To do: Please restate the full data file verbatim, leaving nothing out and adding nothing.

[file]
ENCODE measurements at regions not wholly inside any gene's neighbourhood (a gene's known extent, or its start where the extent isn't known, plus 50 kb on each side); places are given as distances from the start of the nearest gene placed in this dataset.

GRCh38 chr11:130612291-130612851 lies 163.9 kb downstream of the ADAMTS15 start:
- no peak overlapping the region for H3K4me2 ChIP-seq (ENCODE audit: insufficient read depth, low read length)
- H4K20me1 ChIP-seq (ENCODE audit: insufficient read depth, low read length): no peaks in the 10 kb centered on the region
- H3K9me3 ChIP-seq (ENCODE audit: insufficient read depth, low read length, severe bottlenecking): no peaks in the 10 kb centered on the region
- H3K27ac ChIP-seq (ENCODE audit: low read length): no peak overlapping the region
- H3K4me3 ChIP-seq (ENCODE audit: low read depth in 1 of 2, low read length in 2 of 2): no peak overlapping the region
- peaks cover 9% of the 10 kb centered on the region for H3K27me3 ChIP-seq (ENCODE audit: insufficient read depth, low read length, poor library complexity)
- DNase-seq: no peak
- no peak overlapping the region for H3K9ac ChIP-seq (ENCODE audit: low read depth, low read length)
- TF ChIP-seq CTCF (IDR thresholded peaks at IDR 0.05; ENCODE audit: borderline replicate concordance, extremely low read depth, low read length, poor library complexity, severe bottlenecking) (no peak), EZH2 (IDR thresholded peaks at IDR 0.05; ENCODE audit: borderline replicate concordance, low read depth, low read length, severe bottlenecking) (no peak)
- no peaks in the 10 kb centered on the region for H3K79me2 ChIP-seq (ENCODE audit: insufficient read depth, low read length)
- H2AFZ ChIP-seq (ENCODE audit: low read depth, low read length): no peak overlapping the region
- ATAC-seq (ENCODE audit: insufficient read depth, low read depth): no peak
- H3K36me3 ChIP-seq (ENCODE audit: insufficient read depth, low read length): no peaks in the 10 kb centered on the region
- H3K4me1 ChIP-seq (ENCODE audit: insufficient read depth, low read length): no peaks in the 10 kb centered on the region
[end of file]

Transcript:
ENCODE measurements at regions not wholly inside any gene's neighbourhood (a gene's known extent, or its start where the extent isn't known, plus 50 kb on each side); places are given as distances from the start of the nearest gene placed in this dataset.

GRCh38 chr11:130612291-130612851 lies 163.9 kb downstream of the ADAMTS15 start:
- no peak overlapping the region for H3K4me2 ChIP-seq (ENCODE audit: insufficient read depth, low read length)
- H4K20me1 ChIP-seq (ENCODE audit: insufficient read depth, low read length): no peaks in the 10 kb centered on the region
- H3K9me3 ChIP-seq (ENCODE audit: insufficient read depth, low read length, severe bottlenecking): no peaks in the 10 kb centered on the region
- H3K27ac ChIP-seq (ENCODE audit: low read length): no peak overlapping the region
- H3K4me3 ChIP-seq (ENCODE audit: low read depth in 1 of 2, low read length in 2 of 2): no peak overlapping the region
- peaks cover 9% of the 10 kb centered on the region for H3K27me3 ChIP-seq (ENCODE audit: insufficient read depth, low read length, poor library complexity)
- DNase-seq: no peak
- no peak overlapping the region for H3K9ac ChIP-seq (ENCODE audit: low read depth, low read length)
- TF ChIP-seq CTCF (IDR thresholded peaks at IDR 0.05; ENCODE audit: borderline replicate concordance, extremely low read depth, low read length, poor library complexity, severe bottlenecking) (no peak), EZH2 (IDR thresholded peaks at IDR 0.05; ENCODE audit: borderline replicate concordance, low read depth, low read length, severe bottlenecking) (no peak)
- no peaks in the 10 kb centered on the region for H3K79me2 ChIP-seq (ENCODE audit: insufficient read depth, low read length)
- H2AFZ ChIP-seq (ENCODE audit: low read depth, low read length): no peak overlapping the region
- ATAC-seq (ENCODE audit: insufficient read depth, low read depth): no peak
- H3K36me3 ChIP-seq (ENCODE audit: insufficient read depth, low read length): no peaks in the 10 kb centered on the region
- H3K4me1 ChIP-seq (ENCODE audit: insufficient read depth, low read length): no peaks in the 10 kb centered on the region